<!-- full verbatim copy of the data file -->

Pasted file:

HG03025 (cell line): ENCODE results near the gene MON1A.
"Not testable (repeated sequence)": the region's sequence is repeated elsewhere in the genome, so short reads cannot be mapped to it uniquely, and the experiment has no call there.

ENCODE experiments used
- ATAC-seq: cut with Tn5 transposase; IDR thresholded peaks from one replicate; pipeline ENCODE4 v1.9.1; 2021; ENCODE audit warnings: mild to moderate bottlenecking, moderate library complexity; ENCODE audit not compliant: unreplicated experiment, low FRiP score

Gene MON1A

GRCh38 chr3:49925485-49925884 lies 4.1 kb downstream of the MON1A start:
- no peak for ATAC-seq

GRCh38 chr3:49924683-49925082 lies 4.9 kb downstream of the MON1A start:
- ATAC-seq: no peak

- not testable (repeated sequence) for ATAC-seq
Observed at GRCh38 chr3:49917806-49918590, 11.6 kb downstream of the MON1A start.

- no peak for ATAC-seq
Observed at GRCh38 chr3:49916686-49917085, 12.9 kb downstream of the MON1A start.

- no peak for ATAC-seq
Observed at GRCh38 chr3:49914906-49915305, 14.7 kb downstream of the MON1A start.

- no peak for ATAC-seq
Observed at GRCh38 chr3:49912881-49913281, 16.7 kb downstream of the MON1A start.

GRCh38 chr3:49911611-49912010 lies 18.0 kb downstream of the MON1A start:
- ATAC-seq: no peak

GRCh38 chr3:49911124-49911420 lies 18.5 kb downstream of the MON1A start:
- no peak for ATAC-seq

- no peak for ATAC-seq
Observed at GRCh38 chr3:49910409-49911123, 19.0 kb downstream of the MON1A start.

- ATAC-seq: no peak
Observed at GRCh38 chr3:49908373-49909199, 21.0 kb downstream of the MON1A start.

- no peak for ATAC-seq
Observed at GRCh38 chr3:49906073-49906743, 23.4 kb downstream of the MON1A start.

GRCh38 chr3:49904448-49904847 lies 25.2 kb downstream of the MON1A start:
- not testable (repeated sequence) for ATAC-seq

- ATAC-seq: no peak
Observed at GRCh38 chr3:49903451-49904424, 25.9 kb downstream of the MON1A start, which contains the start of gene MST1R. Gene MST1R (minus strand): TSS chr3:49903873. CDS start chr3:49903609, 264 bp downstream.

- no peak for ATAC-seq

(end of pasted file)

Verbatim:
HG03025 (cell line): ENCODE results near the gene MON1A.
"Not testable (repeated sequence)": the region's sequence is repeated elsewhere in the genome, so short reads cannot be mapped to it uniquely, and the experiment has no call there.

ENCODE experiments used
- ATAC-seq: cut with Tn5 transposase; IDR thresholded peaks from one replicate; pipeline ENCODE4 v1.9.1; 2021; ENCODE audit warnings: mild to moderate bottlenecking, moderate library complexity; ENCODE audit not compliant: unreplicated experiment, low FRiP score

Gene MON1A

GRCh38 chr3:49925485-49925884 lies 4.1 kb downstream of the MON1A start:
- no peak for ATAC-seq

GRCh38 chr3:49924683-49925082 lies 4.9 kb downstream of the MON1A start:
- ATAC-seq: no peak

- not testable (repeated sequence) for ATAC-seq
Observed at GRCh38 chr3:49917806-49918590, 11.6 kb downstream of the MON1A start.

- no peak for ATAC-seq
Observed at GRCh38 chr3:49916686-49917085, 12.9 kb downstream of the MON1A start.

- no peak for ATAC-seq
Observed at GRCh38 chr3:49914906-49915305, 14.7 kb downstream of the MON1A start.

- no peak for ATAC-seq
Observed at GRCh38 chr3:49912881-49913281, 16.7 kb downstream of the MON1A start.

GRCh38 chr3:49911611-49912010 lies 18.0 kb downstream of the MON1A start:
- ATAC-seq: no peak

GRCh38 chr3:49911124-49911420 lies 18.5 kb downstream of the MON1A start:
- no peak for ATAC-seq

- no peak for ATAC-seq
Observed at GRCh38 chr3:49910409-49911123, 19.0 kb downstream of the MON1A start.

- ATAC-seq: no peak
Observed at GRCh38 chr3:49908373-49909199, 21.0 kb downstream of the MON1A start.

- no peak for ATAC-seq
Observed at GRCh38 chr3:49906073-49906743, 23.4 kb downstream of the MON1A start.

GRCh38 chr3:49904448-49904847 lies 25.2 kb downstream of the MON1A start:
- not testable (repeated sequence) for ATAC-seq

- ATAC-seq: no peak
Observed at GRCh38 chr3:49903451-49904424, 25.9 kb downstream of the MON1A start, which contains the start of gene MST1R. Gene MST1R (minus strand): TSS chr3:49903873. CDS start chr3:49903609, 264 bp downstream.

- no peak for ATAC-seq